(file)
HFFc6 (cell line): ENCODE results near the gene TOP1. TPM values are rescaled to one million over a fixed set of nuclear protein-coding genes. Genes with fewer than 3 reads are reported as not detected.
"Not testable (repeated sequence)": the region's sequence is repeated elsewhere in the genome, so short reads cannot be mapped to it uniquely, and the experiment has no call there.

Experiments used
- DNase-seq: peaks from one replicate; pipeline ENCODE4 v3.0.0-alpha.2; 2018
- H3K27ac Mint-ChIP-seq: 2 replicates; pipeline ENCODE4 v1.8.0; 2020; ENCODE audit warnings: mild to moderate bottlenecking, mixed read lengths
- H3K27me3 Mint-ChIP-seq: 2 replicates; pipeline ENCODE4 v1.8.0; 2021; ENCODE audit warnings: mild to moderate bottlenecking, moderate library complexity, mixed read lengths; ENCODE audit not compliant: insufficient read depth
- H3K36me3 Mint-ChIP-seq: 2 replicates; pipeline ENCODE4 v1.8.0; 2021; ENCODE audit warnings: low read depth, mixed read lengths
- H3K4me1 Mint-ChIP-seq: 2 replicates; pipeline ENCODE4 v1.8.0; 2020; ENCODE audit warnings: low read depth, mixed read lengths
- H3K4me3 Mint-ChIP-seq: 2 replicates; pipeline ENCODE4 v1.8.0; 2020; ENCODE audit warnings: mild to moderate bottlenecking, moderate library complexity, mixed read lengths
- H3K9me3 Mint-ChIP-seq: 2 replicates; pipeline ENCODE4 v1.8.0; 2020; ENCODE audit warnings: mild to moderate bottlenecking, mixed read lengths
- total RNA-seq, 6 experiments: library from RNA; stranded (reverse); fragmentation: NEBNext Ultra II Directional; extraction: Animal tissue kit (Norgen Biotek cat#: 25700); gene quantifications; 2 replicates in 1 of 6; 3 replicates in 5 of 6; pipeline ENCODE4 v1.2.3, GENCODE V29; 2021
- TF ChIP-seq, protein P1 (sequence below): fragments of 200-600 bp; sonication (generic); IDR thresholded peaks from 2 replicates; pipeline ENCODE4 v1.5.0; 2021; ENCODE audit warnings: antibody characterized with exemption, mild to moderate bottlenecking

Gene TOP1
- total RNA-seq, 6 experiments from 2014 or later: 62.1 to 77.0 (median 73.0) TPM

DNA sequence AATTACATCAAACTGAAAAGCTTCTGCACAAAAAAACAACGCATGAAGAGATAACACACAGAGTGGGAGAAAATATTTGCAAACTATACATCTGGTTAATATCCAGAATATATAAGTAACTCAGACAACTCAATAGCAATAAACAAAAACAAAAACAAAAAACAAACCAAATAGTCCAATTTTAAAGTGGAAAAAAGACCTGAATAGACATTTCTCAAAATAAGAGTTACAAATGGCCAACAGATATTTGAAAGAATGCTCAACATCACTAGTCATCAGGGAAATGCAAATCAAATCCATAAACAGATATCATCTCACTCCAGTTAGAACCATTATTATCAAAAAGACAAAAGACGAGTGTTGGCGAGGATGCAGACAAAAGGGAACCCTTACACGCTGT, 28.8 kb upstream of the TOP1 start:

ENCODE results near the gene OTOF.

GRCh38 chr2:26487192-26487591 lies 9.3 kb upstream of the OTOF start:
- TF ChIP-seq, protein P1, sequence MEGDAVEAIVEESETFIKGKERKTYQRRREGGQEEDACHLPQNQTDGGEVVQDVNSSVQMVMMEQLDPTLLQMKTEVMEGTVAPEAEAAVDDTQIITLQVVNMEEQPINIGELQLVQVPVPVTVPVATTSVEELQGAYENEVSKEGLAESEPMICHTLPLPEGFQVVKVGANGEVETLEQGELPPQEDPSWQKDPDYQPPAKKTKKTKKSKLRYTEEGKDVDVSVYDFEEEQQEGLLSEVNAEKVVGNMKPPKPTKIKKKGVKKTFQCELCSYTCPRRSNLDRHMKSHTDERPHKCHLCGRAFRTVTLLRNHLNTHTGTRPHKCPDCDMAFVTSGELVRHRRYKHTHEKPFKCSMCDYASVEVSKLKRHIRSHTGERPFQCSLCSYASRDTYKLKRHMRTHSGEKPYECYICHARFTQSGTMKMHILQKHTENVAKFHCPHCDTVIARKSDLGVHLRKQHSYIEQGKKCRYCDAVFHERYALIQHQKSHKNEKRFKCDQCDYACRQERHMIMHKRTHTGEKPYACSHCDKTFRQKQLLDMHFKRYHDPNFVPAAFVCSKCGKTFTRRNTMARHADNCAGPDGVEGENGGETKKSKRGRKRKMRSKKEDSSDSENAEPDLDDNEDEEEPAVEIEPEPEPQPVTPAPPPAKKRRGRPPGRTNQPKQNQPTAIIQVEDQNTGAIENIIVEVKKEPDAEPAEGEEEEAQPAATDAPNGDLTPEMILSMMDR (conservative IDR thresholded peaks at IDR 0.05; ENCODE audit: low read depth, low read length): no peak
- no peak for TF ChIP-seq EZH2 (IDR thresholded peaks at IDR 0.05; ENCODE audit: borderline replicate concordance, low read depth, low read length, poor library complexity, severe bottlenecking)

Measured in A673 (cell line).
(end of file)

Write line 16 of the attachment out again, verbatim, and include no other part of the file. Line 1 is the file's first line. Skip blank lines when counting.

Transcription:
ENCODE results near the gene OTOF.